Feds And Puerto Rico Reach Deal Allowing Disaster Recovery Loans To Start Flowing : The Two-Way Puerto Rico's governor had been locked in tense negotiations with the U.S. Treasury over terms governing $4.7 billion in loans that Congress approved to help the island recover from Hurricane Maria.
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Feds And Puerto Rico Reach Deal Allowing Disaster Recovery Loans To Start Flowing

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Feds And Puerto Rico Reach Deal Allowing Disaster Recovery Loans To Start Flowing

Feds And Puerto Rico Reach Deal Allowing Disaster Recovery Loans To Start Flowing

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NOEL KING, HOST:

Treasury Secretary Steven Mnuchin visited Puerto Rico yesterday, and he made a deal with the island's governor, Ricardo Rossello. The agreement allows Puerto Rico to access disaster recovery loans that had been on hold for months. NPR's Adrian Florido has the story.

ADRIAN FLORIDO, BYLINE: Congress approved $4.7 billion in loans for Puerto Rico in October, weeks after Hurricane Maria devastated the island. Until yesterday, Rossello and Mnuchin had not been able to agree on loan terms. It's been five months of tense negotiations. Mnuchin wanted strict terms to ensure that the island, already heavily in debt, repays the loans. The governor accused him of, quote, "recklessly delaying access to congressionally-approved funding, harming Puerto Rico's recovery." Yesterday, with Mnuchin beside him, Rossello announced a deal.

(SOUNDBITE OF ARCHIVED RECORDING)

RICARDO ROSSELLO: We've reached an agreement that is beneficial for both the taxpayer and the people of Puerto Rico.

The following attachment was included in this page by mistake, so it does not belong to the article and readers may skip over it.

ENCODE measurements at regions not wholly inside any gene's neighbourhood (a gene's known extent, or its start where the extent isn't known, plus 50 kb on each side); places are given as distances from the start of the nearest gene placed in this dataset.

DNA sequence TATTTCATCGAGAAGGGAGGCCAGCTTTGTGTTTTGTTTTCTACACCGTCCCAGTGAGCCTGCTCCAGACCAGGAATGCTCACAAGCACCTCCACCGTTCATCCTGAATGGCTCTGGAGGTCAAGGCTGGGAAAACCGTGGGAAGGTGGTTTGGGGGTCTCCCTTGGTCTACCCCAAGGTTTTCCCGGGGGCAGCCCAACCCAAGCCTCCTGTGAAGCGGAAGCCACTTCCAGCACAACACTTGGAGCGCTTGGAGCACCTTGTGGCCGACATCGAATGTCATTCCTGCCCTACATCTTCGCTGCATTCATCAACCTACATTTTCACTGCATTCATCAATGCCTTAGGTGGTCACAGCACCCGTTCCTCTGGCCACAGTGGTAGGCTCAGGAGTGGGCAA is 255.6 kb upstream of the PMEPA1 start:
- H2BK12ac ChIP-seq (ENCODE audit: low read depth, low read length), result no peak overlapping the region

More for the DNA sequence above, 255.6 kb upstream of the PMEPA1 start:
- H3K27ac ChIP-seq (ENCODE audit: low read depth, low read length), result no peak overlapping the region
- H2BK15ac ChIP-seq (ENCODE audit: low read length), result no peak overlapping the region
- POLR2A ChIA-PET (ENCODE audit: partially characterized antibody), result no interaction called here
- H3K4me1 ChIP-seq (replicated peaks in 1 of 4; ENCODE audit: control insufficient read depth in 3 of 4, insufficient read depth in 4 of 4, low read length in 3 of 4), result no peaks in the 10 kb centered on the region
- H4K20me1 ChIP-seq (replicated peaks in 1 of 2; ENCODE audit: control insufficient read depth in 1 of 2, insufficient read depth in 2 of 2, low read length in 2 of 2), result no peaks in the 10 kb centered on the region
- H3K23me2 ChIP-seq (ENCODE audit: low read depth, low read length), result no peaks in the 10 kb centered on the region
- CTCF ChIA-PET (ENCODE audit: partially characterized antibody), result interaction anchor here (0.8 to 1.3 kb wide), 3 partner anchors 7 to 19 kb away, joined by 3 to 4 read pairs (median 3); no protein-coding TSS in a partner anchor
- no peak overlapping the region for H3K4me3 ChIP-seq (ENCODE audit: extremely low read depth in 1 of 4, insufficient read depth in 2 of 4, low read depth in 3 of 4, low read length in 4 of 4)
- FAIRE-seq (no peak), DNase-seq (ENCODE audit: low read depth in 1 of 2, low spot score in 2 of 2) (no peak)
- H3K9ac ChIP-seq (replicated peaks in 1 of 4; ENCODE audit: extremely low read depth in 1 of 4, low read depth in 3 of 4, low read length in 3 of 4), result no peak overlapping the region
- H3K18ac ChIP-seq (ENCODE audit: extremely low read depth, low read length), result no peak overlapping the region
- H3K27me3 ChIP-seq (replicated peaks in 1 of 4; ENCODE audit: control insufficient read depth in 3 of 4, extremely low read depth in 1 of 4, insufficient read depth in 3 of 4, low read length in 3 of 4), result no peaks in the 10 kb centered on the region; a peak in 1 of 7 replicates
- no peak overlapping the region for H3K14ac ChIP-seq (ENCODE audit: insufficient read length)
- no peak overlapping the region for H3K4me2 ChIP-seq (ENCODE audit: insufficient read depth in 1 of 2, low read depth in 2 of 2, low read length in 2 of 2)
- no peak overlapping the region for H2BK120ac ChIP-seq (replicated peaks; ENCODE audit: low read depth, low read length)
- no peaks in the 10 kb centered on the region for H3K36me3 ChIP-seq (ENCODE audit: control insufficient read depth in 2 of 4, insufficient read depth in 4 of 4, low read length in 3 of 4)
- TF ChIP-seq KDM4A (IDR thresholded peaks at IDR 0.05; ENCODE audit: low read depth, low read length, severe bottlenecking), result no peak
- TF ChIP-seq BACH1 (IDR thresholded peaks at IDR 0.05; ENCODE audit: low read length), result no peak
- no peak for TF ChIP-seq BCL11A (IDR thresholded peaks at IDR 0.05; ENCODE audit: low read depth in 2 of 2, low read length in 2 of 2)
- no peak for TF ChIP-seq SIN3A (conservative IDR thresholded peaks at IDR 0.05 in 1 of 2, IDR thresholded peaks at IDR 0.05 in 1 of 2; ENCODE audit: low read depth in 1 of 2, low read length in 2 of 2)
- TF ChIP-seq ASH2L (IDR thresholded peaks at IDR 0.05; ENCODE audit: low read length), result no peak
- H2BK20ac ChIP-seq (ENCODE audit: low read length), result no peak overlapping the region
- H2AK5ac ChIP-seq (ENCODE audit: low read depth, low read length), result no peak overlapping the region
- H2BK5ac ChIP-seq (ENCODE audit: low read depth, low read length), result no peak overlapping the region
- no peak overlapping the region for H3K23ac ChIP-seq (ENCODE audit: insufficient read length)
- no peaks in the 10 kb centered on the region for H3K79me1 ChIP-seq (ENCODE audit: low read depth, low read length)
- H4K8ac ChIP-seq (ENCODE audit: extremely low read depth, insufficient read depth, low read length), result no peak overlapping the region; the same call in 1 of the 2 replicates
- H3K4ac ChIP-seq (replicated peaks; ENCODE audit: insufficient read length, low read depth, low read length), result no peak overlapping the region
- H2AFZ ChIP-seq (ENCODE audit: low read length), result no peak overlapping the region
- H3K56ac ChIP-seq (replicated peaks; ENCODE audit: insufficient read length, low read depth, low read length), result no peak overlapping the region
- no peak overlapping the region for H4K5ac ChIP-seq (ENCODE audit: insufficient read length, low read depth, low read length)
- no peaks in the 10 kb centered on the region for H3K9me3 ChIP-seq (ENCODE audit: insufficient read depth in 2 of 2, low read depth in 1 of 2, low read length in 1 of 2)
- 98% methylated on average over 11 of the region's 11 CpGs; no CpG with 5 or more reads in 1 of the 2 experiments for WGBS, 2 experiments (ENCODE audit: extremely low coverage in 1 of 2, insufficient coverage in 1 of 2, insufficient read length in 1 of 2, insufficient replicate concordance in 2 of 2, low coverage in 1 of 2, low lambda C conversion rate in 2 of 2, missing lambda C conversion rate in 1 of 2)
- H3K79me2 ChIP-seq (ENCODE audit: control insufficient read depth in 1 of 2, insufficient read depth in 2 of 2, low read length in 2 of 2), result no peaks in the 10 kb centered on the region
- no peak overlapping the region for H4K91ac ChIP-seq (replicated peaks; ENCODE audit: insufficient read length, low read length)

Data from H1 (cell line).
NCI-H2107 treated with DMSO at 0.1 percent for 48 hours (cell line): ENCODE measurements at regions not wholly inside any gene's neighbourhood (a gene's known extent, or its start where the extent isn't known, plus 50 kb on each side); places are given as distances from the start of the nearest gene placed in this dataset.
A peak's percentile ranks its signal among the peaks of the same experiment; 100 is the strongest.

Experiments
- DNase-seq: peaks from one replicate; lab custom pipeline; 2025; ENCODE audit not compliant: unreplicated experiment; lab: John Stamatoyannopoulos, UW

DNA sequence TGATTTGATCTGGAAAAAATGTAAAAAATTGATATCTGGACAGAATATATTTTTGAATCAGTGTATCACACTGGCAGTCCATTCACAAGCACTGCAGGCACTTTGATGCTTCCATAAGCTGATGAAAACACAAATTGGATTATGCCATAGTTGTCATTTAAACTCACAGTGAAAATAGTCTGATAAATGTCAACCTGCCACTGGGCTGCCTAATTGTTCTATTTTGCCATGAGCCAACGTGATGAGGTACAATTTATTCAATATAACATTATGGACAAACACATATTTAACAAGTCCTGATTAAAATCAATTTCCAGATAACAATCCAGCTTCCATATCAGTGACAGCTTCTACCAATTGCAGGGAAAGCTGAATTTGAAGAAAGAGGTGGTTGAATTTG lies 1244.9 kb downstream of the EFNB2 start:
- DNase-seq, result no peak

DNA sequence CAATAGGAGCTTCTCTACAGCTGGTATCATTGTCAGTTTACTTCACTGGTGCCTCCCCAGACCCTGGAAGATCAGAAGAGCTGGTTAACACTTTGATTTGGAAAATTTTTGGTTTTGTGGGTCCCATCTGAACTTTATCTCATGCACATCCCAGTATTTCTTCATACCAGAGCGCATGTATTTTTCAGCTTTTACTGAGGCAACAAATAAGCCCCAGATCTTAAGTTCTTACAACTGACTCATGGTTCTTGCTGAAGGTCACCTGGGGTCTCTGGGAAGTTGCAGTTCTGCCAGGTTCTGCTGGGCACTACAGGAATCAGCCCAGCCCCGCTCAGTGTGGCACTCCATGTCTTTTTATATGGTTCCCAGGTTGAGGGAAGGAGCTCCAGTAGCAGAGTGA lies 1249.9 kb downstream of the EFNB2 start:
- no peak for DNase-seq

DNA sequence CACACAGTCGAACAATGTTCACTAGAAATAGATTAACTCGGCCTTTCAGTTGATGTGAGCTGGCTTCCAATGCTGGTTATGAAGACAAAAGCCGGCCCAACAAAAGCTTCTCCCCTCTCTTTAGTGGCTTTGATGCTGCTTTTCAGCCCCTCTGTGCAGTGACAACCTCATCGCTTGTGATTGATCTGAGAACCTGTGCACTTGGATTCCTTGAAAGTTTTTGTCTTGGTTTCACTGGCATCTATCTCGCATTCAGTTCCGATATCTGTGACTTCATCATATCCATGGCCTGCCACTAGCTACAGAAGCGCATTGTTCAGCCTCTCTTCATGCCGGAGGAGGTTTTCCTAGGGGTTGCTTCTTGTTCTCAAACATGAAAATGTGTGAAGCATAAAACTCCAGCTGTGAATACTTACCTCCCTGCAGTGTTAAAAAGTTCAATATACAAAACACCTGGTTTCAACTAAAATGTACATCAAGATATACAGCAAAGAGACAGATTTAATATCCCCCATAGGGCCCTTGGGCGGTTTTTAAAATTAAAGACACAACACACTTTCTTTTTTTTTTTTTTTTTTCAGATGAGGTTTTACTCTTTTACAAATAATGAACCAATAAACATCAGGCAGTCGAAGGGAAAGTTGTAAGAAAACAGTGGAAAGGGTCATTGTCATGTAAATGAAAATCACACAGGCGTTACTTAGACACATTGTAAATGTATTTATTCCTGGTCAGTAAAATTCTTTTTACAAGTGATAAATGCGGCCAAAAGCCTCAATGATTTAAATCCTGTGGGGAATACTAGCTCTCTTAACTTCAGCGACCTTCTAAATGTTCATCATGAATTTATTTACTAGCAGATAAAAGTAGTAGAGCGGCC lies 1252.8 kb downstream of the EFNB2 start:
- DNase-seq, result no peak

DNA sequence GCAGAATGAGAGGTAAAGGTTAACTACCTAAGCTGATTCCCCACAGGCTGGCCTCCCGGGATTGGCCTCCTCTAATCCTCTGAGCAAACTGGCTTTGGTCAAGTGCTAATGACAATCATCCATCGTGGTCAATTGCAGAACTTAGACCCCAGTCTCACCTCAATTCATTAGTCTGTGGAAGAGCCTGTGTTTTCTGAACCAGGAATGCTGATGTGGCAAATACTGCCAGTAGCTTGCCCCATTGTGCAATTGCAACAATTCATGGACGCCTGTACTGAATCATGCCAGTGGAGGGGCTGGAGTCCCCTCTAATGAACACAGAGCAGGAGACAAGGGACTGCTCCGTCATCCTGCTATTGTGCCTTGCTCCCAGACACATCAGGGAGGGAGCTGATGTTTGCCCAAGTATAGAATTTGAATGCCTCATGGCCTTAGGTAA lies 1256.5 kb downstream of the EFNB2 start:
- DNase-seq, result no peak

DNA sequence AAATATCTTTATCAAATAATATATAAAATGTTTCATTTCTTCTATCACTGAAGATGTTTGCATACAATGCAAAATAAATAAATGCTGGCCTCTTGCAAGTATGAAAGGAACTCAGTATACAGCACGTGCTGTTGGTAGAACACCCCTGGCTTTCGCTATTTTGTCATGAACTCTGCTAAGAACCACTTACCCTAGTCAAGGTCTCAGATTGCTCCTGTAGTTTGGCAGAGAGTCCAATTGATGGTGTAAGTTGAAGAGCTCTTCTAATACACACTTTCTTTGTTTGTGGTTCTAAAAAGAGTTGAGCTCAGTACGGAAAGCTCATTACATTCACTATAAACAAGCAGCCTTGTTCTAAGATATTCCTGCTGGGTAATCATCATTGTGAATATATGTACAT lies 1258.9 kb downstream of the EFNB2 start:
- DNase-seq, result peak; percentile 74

FLORIDO: The two men said they'd found middle ground on several sticking points - one being repayment. Rossello said the Treasury was no longer demanding repayment get priority even if it meant cutting essential services like electricity and water.

(SOUNDBITE OF ARCHIVED RECORDING)

ROSSELLO: We want the taxpayer to protected, but we also want the U.S. citizen that lives in Puerto Rico to have guaranteed essential services. And both of those objectives were agreed upon.

FLORIDO: Another issue was at what point the island will be low enough on cash to gain access to the loans. Puerto Rico currently has about $1.5 billion in the bank. And the Treasury had said it would only allow access to the loans once that fell to 800 million. They agreed on 1.1 billion. On one of the biggest issues, though, they held off on deciding. That's whether the loans might ultimately be forgiven. Disaster recovery loans often are. But according to Rossello, the Treasury had said that in this case, absolutely not. By Thursday, Mnuchin seemed to have softened.

(SOUNDBITE OF ARCHIVED RECORDING)

STEVEN MNUCHIN: It is something we would consider down the road for the benefit of the people if it's needed.

FLORIDO: The deal still needs approval from Puerto Rico's legislature, the federal board overseeing the island's finances and the federal judge ruling over its bankruptcy case. Adrian Florido, NPR News, San Juan, Puerto Rico.

(SOUNDBITE OF MAMMAL HANDS SONG, "BOREAL FOREST")

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